How did the open field system work?
The greatest accomplishment of medieval agriculture was the open-field system of village farming developed by European peasants. That system divided the land to be cultivated by the peasants of a given village into several large fields which were cut into long, narrow strips. The fields were open and strips were not enclosed. Peasants farmed each large field as a community.
2. What changes brought the open field system to an end?
The problem with this open-field system was exhaustion of the soil. When the community planted wheat year after year in a field, the nitrogen in the soil was depleted. Therefore, three-year rotations was introduced in order to retain the fertility of the soil.
3. Where and why did the agricultural revolution start? Include political, social and economic reasons. With the coming of the French Revolution, European peasants were able to improve their position by means of radical mass action. The agricultural revolution gradually spread throughout Europe beginning in the Low Countries, mainly the Dutch. The problem of soil exhaustion was solved using sophisticated patterns of crop rotation without using fallowing to increase land cultivation by 50 %. Economy was prospering because of trade and businesses. New ideas out of medieval age.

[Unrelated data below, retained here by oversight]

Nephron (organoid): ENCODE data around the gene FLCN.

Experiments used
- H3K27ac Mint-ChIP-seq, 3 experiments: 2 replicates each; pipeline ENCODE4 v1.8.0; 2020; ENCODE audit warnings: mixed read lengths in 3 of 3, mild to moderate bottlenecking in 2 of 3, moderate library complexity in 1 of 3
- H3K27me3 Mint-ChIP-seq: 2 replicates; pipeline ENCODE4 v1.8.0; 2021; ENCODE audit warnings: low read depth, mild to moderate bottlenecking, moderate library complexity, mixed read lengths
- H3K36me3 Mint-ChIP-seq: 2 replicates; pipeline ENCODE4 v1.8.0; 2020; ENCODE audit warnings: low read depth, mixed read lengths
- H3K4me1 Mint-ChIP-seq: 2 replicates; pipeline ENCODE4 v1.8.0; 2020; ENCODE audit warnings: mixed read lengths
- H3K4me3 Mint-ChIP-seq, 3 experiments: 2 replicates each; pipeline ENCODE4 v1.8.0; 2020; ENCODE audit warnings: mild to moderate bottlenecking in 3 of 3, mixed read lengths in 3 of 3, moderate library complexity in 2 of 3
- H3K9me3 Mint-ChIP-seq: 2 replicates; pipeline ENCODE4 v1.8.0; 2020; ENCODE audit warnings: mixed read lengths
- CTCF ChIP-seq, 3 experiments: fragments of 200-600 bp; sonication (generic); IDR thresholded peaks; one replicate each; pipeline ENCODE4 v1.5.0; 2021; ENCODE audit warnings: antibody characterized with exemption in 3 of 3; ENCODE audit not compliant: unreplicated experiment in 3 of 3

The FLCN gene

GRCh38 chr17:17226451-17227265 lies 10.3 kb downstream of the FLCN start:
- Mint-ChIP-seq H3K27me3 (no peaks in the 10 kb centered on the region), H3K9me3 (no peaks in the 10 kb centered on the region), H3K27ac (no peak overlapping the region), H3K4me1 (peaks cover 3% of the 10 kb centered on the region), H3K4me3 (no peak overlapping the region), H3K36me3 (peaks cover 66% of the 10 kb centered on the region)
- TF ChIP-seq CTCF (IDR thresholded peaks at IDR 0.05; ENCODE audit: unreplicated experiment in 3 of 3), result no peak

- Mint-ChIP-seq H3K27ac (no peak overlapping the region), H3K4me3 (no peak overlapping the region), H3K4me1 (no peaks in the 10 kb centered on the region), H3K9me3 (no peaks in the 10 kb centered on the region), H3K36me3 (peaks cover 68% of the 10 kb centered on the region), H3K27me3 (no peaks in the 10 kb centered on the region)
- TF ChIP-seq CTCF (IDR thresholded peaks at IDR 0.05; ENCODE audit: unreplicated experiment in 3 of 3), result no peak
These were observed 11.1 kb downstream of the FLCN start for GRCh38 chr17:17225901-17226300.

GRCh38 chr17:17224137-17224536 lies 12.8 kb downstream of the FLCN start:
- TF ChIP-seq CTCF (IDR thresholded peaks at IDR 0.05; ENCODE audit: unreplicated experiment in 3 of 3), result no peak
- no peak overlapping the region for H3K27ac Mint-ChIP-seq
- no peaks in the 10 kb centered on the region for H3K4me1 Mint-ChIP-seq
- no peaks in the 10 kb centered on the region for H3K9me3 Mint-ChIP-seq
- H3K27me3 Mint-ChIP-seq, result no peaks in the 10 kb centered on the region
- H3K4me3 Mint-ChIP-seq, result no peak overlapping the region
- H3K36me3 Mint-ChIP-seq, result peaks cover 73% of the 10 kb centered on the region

4. What was enclosure and was it a swindle of the poor by the rich? Enclosure is the term used to describe the need to enclose and consolidate scattered holdings into compact fenced-in fields in order to farm more effectively. It was not exactly a swindle of the poor by the rich because large investments were required and it imposed risks for the nobles as well.
5. What accounted for the increasing population of the 18th century? Increasing population in the 18th century was stimulated by commerce and overseas trade.
6. How was the grip of the deadly Bubonic Plague broken?
Women were able to have more children because they married at a younger age...
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